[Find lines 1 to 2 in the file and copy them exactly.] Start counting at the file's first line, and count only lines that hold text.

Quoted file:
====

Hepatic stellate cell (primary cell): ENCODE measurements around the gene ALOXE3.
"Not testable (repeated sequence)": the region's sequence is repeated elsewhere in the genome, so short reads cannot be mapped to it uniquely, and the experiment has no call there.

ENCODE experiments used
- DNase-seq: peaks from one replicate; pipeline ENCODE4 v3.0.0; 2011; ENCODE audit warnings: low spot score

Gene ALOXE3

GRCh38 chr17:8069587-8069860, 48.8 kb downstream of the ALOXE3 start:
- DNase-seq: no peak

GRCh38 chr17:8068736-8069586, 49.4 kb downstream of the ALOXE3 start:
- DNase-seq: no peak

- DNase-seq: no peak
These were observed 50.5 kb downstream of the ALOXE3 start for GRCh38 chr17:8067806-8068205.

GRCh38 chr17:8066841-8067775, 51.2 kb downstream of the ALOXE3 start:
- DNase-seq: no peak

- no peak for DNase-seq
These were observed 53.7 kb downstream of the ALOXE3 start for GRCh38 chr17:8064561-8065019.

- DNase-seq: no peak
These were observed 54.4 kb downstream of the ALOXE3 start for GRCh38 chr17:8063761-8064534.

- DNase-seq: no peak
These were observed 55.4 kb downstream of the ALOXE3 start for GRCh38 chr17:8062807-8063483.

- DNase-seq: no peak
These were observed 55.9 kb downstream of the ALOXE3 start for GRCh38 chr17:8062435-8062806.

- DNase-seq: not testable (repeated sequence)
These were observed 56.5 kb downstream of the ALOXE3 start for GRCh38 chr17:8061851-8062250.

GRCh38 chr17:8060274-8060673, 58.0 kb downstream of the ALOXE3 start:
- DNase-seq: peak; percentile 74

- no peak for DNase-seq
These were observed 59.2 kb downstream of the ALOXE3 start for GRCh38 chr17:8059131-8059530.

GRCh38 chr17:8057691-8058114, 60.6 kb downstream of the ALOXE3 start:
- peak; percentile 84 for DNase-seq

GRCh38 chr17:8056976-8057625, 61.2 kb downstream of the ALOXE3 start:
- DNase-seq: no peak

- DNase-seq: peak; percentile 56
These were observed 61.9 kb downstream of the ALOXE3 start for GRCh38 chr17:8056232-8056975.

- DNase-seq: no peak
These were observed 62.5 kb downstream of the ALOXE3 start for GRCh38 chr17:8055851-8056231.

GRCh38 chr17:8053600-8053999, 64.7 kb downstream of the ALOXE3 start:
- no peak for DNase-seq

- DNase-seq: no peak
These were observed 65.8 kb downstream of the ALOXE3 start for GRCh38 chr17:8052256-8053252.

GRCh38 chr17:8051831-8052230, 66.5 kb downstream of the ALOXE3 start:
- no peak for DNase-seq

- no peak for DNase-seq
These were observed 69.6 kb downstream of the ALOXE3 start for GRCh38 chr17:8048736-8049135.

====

Hepatic stellate cell (primary cell): ENCODE measurements around the gene ALOXE3.
"Not testable (repeated sequence)": the region's sequence is repeated elsewhere in the genome, so short reads cannot be mapped to it uniquely, and the experiment has no call there.